Accessibility as a determinant of landscape transformation in western Honduras: linking pattern and process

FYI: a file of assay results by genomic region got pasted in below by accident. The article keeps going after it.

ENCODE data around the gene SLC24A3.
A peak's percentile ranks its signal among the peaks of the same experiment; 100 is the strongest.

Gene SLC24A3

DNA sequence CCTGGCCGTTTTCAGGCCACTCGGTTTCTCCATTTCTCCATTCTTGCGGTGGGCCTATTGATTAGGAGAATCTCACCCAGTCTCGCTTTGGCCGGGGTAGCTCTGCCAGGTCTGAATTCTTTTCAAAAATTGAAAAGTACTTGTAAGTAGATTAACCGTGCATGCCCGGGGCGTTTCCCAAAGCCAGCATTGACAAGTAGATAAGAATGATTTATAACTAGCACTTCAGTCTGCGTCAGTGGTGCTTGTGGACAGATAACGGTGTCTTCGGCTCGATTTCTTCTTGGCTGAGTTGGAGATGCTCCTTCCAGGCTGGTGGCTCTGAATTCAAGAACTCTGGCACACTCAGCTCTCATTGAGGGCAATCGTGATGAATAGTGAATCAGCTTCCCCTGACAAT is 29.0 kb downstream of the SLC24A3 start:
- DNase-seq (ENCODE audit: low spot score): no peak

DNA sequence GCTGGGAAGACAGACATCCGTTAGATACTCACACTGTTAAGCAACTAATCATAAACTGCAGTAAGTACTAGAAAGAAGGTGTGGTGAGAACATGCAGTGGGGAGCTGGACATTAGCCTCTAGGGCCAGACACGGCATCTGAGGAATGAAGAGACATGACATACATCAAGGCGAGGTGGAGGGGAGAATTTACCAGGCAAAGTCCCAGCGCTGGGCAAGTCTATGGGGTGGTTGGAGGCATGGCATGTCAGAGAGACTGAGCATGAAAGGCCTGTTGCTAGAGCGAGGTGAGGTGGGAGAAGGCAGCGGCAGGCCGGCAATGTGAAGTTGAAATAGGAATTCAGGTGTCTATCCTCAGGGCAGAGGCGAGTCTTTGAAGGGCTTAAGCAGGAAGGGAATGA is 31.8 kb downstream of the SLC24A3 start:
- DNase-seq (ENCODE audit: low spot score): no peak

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This study evaluates the relationship between landscape accessibility and land cover change in Western Honduras, and demonstrates how these relationships are influenced by social and economic processes of land use change in the region. The study area presents a complex mosaic of land cover change processes that involve approximately equal amounts of reforestation and deforestation. Landsat Thematic Mapper (TM) satellite imagery of 1987, 1991 and 1996 was used to create three single date classifications and a land cover change image depicting the sequence of changes in land cover between 1987–1991–1996. An accessibility analysis examined land cover change and landscape fragmentation relative to elevation and distance from roads. Between 1987 and 1991, results follow ‘expected’ trends, with more accessible areas experiencing greater deforestation and fragmentation. Between 1991 and 1996 this trend reverses. Increased deforestation is found in areas distant from roads, and at higher elevations; a result of government policies promoting expansion of mountain coffee production for export. A ban on logging, and abandonment of marginally productive agricultural fields due to agricultural intensification in other parts of the landscape, has led to increased regrowth in accessible regions of the landscape. Roads and elevation also present different obstacles in terms of their accessibility, with the smallest patches of cyclical clearing and regrowth, relating mostly to the agricultural fallow cycle, found at the highest elevations but located close to roads. This research highlights the need to locate analyses of land cover change within the context of local socio-economic policies and land use processes.
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